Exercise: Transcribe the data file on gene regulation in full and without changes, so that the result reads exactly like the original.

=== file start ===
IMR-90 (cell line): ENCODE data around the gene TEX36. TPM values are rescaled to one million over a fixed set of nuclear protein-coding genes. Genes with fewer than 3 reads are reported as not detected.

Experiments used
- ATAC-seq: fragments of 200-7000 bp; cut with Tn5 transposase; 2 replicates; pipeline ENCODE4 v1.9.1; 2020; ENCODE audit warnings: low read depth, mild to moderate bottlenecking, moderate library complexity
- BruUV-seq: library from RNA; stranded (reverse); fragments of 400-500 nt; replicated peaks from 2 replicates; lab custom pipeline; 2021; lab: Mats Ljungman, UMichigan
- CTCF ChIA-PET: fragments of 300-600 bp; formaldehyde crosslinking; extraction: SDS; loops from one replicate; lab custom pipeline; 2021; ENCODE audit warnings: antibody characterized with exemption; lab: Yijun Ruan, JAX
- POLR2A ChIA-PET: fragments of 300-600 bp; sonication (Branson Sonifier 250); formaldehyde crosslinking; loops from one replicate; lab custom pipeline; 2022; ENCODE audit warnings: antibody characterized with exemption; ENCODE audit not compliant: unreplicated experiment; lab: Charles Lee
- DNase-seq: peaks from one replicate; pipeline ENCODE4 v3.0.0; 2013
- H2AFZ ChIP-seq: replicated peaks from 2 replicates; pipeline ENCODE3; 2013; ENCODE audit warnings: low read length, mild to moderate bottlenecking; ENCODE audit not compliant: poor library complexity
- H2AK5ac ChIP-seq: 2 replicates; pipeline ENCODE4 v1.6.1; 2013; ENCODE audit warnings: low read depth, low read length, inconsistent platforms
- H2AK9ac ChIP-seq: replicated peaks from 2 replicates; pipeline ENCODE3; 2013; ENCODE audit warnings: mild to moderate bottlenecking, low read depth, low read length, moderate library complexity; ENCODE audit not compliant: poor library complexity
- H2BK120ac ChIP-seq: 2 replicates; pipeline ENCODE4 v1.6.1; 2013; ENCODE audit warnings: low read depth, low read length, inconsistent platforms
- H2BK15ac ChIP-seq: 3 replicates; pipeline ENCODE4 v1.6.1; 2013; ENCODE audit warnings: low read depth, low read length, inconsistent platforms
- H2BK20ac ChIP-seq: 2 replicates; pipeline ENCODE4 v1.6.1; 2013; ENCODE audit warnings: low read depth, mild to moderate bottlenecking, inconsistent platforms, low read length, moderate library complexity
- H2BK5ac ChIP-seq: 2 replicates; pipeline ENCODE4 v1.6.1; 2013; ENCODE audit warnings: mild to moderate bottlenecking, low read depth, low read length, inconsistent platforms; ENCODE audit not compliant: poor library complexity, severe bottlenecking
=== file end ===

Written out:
IMR-90 (cell line): ENCODE data around the gene TEX36. TPM values are rescaled to one million over a fixed set of nuclear protein-coding genes. Genes with fewer than 3 reads are reported as not detected.

Experiments used
- ATAC-seq: fragments of 200-7000 bp; cut with Tn5 transposase; 2 replicates; pipeline ENCODE4 v1.9.1; 2020; ENCODE audit warnings: low read depth, mild to moderate bottlenecking, moderate library complexity
- BruUV-seq: library from RNA; stranded (reverse); fragments of 400-500 nt; replicated peaks from 2 replicates; lab custom pipeline; 2021; lab: Mats Ljungman, UMichigan
- CTCF ChIA-PET: fragments of 300-600 bp; formaldehyde crosslinking; extraction: SDS; loops from one replicate; lab custom pipeline; 2021; ENCODE audit warnings: antibody characterized with exemption; lab: Yijun Ruan, JAX
- POLR2A ChIA-PET: fragments of 300-600 bp; sonication (Branson Sonifier 250); formaldehyde crosslinking; loops from one replicate; lab custom pipeline; 2022; ENCODE audit warnings: antibody characterized with exemption; ENCODE audit not compliant: unreplicated experiment; lab: Charles Lee
- DNase-seq: peaks from one replicate; pipeline ENCODE4 v3.0.0; 2013
- H2AFZ ChIP-seq: replicated peaks from 2 replicates; pipeline ENCODE3; 2013; ENCODE audit warnings: low read length, mild to moderate bottlenecking; ENCODE audit not compliant: poor library complexity
- H2AK5ac ChIP-seq: 2 replicates; pipeline ENCODE4 v1.6.1; 2013; ENCODE audit warnings: low read depth, low read length, inconsistent platforms
- H2AK9ac ChIP-seq: replicated peaks from 2 replicates; pipeline ENCODE3; 2013; ENCODE audit warnings: mild to moderate bottlenecking, low read depth, low read length, moderate library complexity; ENCODE audit not compliant: poor library complexity
- H2BK120ac ChIP-seq: 2 replicates; pipeline ENCODE4 v1.6.1; 2013; ENCODE audit warnings: low read depth, low read length, inconsistent platforms
- H2BK15ac ChIP-seq: 3 replicates; pipeline ENCODE4 v1.6.1; 2013; ENCODE audit warnings: low read depth, low read length, inconsistent platforms
- H2BK20ac ChIP-seq: 2 replicates; pipeline ENCODE4 v1.6.1; 2013; ENCODE audit warnings: low read depth, mild to moderate bottlenecking, inconsistent platforms, low read length, moderate library complexity
- H2BK5ac ChIP-seq: 2 replicates; pipeline ENCODE4 v1.6.1; 2013; ENCODE audit warnings: mild to moderate bottlenecking, low read depth, low read length, inconsistent platforms; ENCODE audit not compliant: poor library complexity, severe bottlenecking